Even after more than two decades since being released, orders for “Complex World” keep trickling in, says Wolpaw, who has worked as an adjunct film professor at Emerson College in Boston, the University of Rhode Island and the Rhode Island School of Design. He is pleasantly surprised that orders come in from such faraway places as British Columbia and France.

 A Prolific Filmmaker  

Besides his Classic “Complex World,” Wolpaw is known for innovative approaches in considering artists and issues in the arts, and he has an impressive number of films under his belt:  “Cobra Snake for a Necktie” (Showtime 1980), a portrait of rock ‘n’ roll legend Bo Diddley; “Loaded Gun: Life, and Death, and Dickinson” (PBS 2003, INPUT 2004), a quirky look at poet Emily Dickinson that was chosen by “The Library Journal” for its list of Best Poetry Films; and “First Face: The Buck Starts Here” (PBS 2011), an accounting of the dollar bill portrait of George Washington

Even at 60, Wolpaw, who has won awards at more than a dozen film festivals worldwide, has not slowed down. He is still working on three projects, a film about Cleveland poet and activist Daniel Thomson, one detailing the history of Rhode Island’s Ladd Center and a fictional narrative film about poet Dickinson. Hopefully, they will have a long shelf life and audience like “Complex World.”

“Complex Word” can capture viewers who wish to relive their experiences at Lupo’s, and purchases of the DVD benefit the Gloria Gemma Foundation and Advocates in Action. For details, go to www.complexworldthemovie.com.

Rhode Island PBS at Its Best:

Published in Pawtucket Times, March 1, 2013

            Television viewers can expect to experience magical music moments when the past, present, and future converge, on Monday, March 4, 2013, starting at 7:30 p.m., when WSBE Rhode Island PBS kicks off a jam packed evening that showcases legendary and local stars orbiting the rock, rhythm & blues music scene. The night also officially announces the debut of a Pawtucket produced music series, “Meet Me at THE MET.”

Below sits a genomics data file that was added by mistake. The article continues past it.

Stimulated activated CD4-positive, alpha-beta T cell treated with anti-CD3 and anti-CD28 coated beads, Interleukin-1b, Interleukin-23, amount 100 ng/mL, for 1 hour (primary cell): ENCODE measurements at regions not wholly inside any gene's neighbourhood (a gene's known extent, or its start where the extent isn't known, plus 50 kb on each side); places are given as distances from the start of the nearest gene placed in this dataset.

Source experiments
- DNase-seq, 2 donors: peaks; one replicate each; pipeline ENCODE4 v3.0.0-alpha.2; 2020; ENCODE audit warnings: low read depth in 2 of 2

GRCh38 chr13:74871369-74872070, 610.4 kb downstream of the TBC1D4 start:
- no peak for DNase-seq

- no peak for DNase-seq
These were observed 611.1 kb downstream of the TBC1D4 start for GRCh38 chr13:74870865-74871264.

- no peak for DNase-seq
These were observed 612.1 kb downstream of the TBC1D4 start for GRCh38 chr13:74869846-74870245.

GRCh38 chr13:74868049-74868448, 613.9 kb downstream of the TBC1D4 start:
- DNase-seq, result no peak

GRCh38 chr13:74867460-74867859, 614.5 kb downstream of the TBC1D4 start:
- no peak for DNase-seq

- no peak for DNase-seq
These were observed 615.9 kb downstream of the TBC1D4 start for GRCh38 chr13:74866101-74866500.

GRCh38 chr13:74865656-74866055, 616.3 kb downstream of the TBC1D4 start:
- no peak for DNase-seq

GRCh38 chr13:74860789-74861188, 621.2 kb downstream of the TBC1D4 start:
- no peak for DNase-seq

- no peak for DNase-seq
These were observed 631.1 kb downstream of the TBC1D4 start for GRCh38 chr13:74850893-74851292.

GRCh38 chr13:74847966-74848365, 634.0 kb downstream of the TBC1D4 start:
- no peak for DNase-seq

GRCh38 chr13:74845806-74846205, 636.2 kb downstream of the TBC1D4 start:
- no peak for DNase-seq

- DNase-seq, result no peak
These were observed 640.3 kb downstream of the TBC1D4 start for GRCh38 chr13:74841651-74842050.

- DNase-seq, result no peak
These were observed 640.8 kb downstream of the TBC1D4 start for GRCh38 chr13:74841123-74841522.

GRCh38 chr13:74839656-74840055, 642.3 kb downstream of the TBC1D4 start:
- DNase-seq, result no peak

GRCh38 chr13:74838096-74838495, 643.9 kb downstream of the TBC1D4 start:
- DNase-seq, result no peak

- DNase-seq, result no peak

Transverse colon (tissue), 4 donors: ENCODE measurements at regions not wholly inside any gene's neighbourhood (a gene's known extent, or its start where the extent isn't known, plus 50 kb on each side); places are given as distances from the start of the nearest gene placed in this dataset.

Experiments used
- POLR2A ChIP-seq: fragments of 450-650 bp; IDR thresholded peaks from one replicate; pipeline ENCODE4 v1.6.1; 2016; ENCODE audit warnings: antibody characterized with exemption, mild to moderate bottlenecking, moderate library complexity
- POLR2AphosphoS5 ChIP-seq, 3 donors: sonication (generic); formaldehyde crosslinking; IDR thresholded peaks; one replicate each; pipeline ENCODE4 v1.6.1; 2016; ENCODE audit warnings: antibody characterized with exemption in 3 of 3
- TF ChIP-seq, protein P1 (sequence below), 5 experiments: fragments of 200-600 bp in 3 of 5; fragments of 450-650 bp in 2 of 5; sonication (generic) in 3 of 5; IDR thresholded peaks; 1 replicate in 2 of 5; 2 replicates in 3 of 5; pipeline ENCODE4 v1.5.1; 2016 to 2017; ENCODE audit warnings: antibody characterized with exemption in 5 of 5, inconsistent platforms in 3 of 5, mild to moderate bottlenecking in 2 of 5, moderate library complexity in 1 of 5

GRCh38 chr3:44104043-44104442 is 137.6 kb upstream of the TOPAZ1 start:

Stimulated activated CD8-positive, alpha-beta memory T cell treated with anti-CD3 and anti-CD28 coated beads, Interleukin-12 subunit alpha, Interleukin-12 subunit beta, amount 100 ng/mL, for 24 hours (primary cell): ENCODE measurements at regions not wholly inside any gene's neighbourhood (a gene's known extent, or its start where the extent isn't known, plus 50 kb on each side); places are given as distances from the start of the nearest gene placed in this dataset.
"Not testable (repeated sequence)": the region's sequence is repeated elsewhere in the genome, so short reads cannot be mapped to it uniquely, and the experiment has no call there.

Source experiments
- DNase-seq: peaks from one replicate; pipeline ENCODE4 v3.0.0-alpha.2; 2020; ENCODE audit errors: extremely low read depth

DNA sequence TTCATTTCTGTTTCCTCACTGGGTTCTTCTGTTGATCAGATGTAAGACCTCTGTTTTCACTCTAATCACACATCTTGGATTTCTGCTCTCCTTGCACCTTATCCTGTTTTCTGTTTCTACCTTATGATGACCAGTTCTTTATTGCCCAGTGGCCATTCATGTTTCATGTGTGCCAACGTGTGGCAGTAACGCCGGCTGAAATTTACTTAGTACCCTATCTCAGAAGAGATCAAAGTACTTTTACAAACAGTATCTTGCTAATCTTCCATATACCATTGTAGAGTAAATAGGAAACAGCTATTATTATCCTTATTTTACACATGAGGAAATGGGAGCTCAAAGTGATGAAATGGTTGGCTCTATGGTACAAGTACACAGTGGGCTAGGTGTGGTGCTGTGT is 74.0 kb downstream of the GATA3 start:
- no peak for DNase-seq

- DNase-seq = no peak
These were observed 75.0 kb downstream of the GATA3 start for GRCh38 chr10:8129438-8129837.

A Gathering of Live Local Bands

            According to Lucie Raposo, public information manager at WSBE Rhode Island PBS, local musicians, performing live right in their studio that evening during program breaks, will most certainly bring amazing energy and edge to Rhode Island’s public television’s fundraising effort. During the four hours of evening programs, viewers can sit back and listen to their favorite local bands from around the Ocean State and southern Massachusetts: Kevin Williams and The Invisible Orphans; Providence’s The Jess Lewis Band; award-winning singer/songwriter Mark Cutler of Providence; alternative folk artist Allysen Callery of Bristol; and 10-year old guitar prodigy Nolan Leite of Pawtucket.

            Raposo notes that this evening opens with Albert King with Stevie Ray VaughnIn Session. In 1983, when legendary blues guitarist Albert King, age 60, was joined by his disciple Stevie Ray Vaughan, age 29, on a Canadian soundstage for the live music TV series “In Session,” magic took place. Albert King with Stevie Ray Vaughan – In Session is not simply a television program: it’s a summit of two master musicians. The only known recording of King and Vaughan performing together, this is the concert that blues fans in general, and Stevie Ray Vaughan fans in particular, have waited years for, she says.

The Legendary Rolling Stones

            Adds Raposo, then at 9 p.m., it’s musical mayhem in The Rolling Stones Rock and Roll Circus. The concert extravaganza marked the last performance of the original line-up of “The World’s Greatest Rock and Roll Band”: Mick Jagger, Keith Richards, Brian Jones, Bill Wyman, and Charlie Watts. The Rolling Stones are joined by an all-star musical cast: Jethro Tull, The Who, Marianne Faithfull, Taj Mahal, Yoko Ono, and the ad-hoc, one-time only supergroup “The Dirty Mac” featuring John Lennon (guitar/vocals), Keith Richards (bass), Eric Clapton (guitar), fresh from his break-up with Cream, and Mitch Mitchell (drums) of The Jimi Hendrix Experience.